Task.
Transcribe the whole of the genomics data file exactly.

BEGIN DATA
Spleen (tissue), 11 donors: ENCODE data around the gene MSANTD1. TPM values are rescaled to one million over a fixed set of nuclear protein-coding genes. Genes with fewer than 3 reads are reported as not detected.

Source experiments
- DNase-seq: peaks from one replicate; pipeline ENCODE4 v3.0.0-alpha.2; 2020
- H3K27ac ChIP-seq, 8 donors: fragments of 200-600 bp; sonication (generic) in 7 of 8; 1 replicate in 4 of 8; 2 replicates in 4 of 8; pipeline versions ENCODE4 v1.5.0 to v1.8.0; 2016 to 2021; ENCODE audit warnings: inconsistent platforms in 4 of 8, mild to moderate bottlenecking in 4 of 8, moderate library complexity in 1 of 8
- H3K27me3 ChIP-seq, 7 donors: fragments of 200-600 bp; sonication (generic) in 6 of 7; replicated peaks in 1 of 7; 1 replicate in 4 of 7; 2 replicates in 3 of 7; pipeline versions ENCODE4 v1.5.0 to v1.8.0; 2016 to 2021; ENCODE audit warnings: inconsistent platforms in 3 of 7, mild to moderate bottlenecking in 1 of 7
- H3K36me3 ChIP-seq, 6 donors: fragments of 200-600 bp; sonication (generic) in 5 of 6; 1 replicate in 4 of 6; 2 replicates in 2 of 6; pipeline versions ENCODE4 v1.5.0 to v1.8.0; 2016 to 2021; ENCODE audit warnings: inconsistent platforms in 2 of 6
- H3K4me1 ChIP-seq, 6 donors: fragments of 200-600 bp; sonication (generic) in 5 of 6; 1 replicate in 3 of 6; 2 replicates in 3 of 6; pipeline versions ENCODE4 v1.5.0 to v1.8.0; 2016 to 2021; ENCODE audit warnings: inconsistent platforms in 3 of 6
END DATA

Spleen (tissue), 11 donors: ENCODE data around the gene MSANTD1. TPM values are rescaled to one million over a fixed set of nuclear protein-coding genes. Genes with fewer than 3 reads are reported as not detected.

Source experiments
- DNase-seq: peaks from one replicate; pipeline ENCODE4 v3.0.0-alpha.2; 2020
- H3K27ac ChIP-seq, 8 donors: fragments of 200-600 bp; sonication (generic) in 7 of 8; 1 replicate in 4 of 8; 2 replicates in 4 of 8; pipeline versions ENCODE4 v1.5.0 to v1.8.0; 2016 to 2021; ENCODE audit warnings: inconsistent platforms in 4 of 8, mild to moderate bottlenecking in 4 of 8, moderate library complexity in 1 of 8
- H3K27me3 ChIP-seq, 7 donors: fragments of 200-600 bp; sonication (generic) in 6 of 7; replicated peaks in 1 of 7; 1 replicate in 4 of 7; 2 replicates in 3 of 7; pipeline versions ENCODE4 v1.5.0 to v1.8.0; 2016 to 2021; ENCODE audit warnings: inconsistent platforms in 3 of 7, mild to moderate bottlenecking in 1 of 7
- H3K36me3 ChIP-seq, 6 donors: fragments of 200-600 bp; sonication (generic) in 5 of 6; 1 replicate in 4 of 6; 2 replicates in 2 of 6; pipeline versions ENCODE4 v1.5.0 to v1.8.0; 2016 to 2021; ENCODE audit warnings: inconsistent platforms in 2 of 6
- H3K4me1 ChIP-seq, 6 donors: fragments of 200-600 bp; sonication (generic) in 5 of 6; 1 replicate in 3 of 6; 2 replicates in 3 of 6; pipeline versions ENCODE4 v1.5.0 to v1.8.0; 2016 to 2021; ENCODE audit warnings: inconsistent platforms in 3 of 6